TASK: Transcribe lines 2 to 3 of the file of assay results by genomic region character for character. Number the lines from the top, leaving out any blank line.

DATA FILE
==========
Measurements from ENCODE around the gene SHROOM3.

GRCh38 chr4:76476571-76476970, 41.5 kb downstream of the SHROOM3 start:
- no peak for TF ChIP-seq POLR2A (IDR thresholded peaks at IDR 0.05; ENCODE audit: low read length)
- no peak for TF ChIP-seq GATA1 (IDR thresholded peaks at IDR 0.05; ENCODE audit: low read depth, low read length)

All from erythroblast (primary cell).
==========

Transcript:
GRCh38 chr4:76476571-76476970, 41.5 kb downstream of the SHROOM3 start:
- no peak for TF ChIP-seq POLR2A (IDR thresholded peaks at IDR 0.05; ENCODE audit: low read length)